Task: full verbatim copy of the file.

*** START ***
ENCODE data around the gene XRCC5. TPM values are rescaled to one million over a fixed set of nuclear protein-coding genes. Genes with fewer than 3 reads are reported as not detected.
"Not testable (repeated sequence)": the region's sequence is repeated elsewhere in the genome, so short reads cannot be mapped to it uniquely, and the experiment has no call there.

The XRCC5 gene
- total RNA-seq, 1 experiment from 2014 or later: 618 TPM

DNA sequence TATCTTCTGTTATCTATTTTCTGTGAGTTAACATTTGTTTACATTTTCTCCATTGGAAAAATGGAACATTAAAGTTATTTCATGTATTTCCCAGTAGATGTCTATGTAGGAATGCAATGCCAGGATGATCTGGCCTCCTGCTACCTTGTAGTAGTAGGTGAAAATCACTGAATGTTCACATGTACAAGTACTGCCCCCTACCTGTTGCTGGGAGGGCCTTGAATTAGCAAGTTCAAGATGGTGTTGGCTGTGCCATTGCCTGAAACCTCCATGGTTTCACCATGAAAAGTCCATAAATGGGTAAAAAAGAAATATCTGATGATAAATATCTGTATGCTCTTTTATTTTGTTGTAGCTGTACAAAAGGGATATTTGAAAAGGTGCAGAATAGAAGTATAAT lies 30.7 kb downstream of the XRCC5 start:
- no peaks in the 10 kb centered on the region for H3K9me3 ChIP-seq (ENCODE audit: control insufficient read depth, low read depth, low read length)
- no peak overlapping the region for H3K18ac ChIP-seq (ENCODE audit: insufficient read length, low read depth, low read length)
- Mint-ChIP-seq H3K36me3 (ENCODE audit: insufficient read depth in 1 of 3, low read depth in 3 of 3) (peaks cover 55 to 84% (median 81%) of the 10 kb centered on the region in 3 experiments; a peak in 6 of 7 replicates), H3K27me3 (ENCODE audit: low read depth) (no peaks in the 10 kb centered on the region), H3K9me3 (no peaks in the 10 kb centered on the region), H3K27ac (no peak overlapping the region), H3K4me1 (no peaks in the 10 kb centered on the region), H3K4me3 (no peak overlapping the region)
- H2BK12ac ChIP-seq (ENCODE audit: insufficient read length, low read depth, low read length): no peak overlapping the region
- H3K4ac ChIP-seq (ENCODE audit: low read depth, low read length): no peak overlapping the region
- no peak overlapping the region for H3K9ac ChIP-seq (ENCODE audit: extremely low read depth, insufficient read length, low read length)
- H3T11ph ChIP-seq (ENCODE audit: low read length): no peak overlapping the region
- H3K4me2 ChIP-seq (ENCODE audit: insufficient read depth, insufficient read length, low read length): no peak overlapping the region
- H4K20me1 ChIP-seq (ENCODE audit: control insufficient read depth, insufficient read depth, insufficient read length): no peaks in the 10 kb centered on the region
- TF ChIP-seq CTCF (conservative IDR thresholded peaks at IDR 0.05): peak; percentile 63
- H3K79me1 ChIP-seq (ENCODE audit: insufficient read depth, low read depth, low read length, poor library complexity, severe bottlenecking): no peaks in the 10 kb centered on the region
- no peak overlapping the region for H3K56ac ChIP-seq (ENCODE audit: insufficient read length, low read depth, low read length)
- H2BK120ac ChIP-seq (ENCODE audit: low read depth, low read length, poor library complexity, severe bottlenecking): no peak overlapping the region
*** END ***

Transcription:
ENCODE data around the gene XRCC5. TPM values are rescaled to one million over a fixed set of nuclear protein-coding genes. Genes with fewer than 3 reads are reported as not detected.
"Not testable (repeated sequence)": the region's sequence is repeated elsewhere in the genome, so short reads cannot be mapped to it uniquely, and the experiment has no call there.

The XRCC5 gene
- total RNA-seq, 1 experiment from 2014 or later: 618 TPM

DNA sequence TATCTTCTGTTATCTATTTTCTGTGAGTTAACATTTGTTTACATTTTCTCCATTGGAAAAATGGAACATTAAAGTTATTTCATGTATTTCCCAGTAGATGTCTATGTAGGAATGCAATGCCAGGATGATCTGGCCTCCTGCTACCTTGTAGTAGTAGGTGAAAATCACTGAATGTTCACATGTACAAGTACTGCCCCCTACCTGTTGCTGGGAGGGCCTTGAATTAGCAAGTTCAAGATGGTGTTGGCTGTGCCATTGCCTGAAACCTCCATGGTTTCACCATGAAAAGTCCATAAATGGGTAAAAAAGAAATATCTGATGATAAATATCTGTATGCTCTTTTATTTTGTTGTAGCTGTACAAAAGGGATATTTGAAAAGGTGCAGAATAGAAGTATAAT lies 30.7 kb downstream of the XRCC5 start:
- no peaks in the 10 kb centered on the region for H3K9me3 ChIP-seq (ENCODE audit: control insufficient read depth, low read depth, low read length)
- no peak overlapping the region for H3K18ac ChIP-seq (ENCODE audit: insufficient read length, low read depth, low read length)
- Mint-ChIP-seq H3K36me3 (ENCODE audit: insufficient read depth in 1 of 3, low read depth in 3 of 3) (peaks cover 55 to 84% (median 81%) of the 10 kb centered on the region in 3 experiments; a peak in 6 of 7 replicates), H3K27me3 (ENCODE audit: low read depth) (no peaks in the 10 kb centered on the region), H3K9me3 (no peaks in the 10 kb centered on the region), H3K27ac (no peak overlapping the region), H3K4me1 (no peaks in the 10 kb centered on the region), H3K4me3 (no peak overlapping the region)
- H2BK12ac ChIP-seq (ENCODE audit: insufficient read length, low read depth, low read length): no peak overlapping the region
- H3K4ac ChIP-seq (ENCODE audit: low read depth, low read length): no peak overlapping the region
- no peak overlapping the region for H3K9ac ChIP-seq (ENCODE audit: extremely low read depth, insufficient read length, low read length)
- H3T11ph ChIP-seq (ENCODE audit: low read length): no peak overlapping the region
- H3K4me2 ChIP-seq (ENCODE audit: insufficient read depth, insufficient read length, low read length): no peak overlapping the region
- H4K20me1 ChIP-seq (ENCODE audit: control insufficient read depth, insufficient read depth, insufficient read length): no peaks in the 10 kb centered on the region
- TF ChIP-seq CTCF (conservative IDR thresholded peaks at IDR 0.05): peak; percentile 63
- H3K79me1 ChIP-seq (ENCODE audit: insufficient read depth, low read depth, low read length, poor library complexity, severe bottlenecking): no peaks in the 10 kb centered on the region
- no peak overlapping the region for H3K56ac ChIP-seq (ENCODE audit: insufficient read length, low read depth, low read length)
- H2BK120ac ChIP-seq (ENCODE audit: low read depth, low read length, poor library complexity, severe bottlenecking): no peak overlapping the region